22 thoughts on “How to Master Anything: PEAK by Anders Ericsson | Core Message”

  1. This was really well done, thank you very much. I appreciated the way you flowed from topic to topic and the illustrations were great.

  2. right practice technique for sufficient time. and nothing else will help.
    3 weak categories (right,sufficient,nothing) in 1 strict conclusion. bravo!

  3. Specific goal. Intense periods of practice. Immediate feedback. Constantly overcoming the boundary of skill and the unknown. It's funny because these are also the conditions for getting into flow as highlighted by Mihaly Csikzentmihalyi in his book "Flow".

  4. This is great and all, but how do you apply deliberate practice to creative skills like writing?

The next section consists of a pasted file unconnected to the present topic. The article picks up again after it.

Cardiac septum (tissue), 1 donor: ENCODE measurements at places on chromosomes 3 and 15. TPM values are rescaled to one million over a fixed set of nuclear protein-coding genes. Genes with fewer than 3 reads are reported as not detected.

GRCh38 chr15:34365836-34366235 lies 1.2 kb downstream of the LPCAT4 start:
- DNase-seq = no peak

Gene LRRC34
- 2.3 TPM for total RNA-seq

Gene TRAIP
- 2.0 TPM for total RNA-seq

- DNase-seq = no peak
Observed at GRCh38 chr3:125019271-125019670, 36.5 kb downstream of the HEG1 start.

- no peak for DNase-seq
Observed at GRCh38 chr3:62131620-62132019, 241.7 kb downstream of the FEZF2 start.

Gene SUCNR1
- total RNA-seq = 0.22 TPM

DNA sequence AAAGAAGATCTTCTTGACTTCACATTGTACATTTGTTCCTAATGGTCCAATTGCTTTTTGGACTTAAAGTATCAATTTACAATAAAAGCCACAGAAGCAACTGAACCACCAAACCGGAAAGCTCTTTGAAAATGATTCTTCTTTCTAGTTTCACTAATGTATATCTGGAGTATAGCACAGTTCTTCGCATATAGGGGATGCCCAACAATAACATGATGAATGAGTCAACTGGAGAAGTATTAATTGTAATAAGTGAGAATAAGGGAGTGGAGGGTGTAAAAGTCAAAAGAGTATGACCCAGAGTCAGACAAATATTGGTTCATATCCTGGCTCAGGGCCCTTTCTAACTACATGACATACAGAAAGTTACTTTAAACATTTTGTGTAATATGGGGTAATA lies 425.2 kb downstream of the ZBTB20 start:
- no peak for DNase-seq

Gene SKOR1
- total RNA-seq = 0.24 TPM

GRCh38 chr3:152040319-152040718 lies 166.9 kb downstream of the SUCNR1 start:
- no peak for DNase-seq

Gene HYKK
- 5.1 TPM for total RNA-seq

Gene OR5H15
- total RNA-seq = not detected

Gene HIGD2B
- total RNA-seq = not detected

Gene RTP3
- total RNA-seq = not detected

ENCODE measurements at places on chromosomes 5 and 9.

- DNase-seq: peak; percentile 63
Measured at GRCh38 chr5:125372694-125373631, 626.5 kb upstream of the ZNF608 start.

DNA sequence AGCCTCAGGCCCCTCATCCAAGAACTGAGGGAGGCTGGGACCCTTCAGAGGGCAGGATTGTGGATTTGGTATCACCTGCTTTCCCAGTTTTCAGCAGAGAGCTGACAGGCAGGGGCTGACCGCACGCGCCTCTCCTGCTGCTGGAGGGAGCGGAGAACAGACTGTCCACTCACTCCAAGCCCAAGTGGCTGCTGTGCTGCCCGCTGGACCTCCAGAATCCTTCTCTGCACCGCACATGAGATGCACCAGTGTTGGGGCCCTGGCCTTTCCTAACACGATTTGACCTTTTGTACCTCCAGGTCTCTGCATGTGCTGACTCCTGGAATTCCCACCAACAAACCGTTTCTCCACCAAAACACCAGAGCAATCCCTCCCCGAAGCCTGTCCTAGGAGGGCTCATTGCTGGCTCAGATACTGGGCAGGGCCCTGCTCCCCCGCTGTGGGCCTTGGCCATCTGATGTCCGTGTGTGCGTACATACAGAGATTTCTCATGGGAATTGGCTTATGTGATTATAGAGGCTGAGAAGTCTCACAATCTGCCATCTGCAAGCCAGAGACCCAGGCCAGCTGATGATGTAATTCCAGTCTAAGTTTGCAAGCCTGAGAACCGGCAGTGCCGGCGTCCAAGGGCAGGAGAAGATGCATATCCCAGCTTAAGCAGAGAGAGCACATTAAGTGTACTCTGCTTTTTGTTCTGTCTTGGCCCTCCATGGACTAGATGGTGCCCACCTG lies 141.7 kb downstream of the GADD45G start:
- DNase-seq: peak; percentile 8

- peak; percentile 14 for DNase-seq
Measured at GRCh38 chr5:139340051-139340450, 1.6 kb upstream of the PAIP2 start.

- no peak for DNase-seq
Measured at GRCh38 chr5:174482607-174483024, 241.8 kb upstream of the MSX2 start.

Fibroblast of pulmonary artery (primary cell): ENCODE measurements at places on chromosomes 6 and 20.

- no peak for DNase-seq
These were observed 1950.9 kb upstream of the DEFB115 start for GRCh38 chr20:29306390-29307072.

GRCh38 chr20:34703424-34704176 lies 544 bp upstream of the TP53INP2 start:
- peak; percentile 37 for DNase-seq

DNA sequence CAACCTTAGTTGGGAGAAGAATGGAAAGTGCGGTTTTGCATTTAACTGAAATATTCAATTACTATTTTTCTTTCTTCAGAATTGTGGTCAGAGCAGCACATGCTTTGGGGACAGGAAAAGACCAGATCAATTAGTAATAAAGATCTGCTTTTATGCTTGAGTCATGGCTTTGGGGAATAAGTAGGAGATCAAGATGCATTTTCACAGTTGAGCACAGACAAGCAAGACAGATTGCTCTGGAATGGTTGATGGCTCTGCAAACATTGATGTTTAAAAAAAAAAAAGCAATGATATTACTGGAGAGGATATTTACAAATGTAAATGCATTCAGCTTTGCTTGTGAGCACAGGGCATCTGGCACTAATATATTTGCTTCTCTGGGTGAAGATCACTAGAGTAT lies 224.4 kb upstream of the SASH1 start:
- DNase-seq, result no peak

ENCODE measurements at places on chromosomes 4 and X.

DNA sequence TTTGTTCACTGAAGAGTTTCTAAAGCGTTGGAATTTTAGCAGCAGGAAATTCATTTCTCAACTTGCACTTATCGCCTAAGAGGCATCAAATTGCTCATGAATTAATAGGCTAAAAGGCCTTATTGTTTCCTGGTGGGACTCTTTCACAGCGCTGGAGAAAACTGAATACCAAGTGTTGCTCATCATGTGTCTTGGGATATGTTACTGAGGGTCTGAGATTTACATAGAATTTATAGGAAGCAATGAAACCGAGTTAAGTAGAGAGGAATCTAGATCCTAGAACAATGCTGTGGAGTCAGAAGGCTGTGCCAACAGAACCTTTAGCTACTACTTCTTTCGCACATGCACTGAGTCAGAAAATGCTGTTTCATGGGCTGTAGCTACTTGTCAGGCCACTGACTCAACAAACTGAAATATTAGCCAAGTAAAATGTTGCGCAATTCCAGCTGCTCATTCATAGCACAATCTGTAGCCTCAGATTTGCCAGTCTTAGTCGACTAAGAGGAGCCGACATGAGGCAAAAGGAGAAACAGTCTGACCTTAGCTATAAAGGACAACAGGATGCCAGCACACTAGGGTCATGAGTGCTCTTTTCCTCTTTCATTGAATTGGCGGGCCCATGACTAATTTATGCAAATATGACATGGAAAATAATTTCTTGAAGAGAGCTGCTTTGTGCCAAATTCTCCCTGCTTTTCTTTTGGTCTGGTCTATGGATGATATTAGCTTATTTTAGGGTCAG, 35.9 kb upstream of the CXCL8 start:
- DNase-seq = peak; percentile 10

5. They were obviously using mnemonics. I bet they can't hold more than 10 digits using just their phonological loop.

  6. anyone who has ever accomplished anything of significance, can look back to a moment where he/she was on the verge of quitting. This moment, which invariably occurs in one's endeavor of accomplishing a goal, is the KEY moment, i.e., quit (as most will) you fail; "stay the course," however, and you will succeed. Put another way, getting through this moment is the breakthrough.

  7. I have just finished reading this book and this is a beautiful summary. Thank you. May we all achieve the right to declare ourselves Homo Exercens.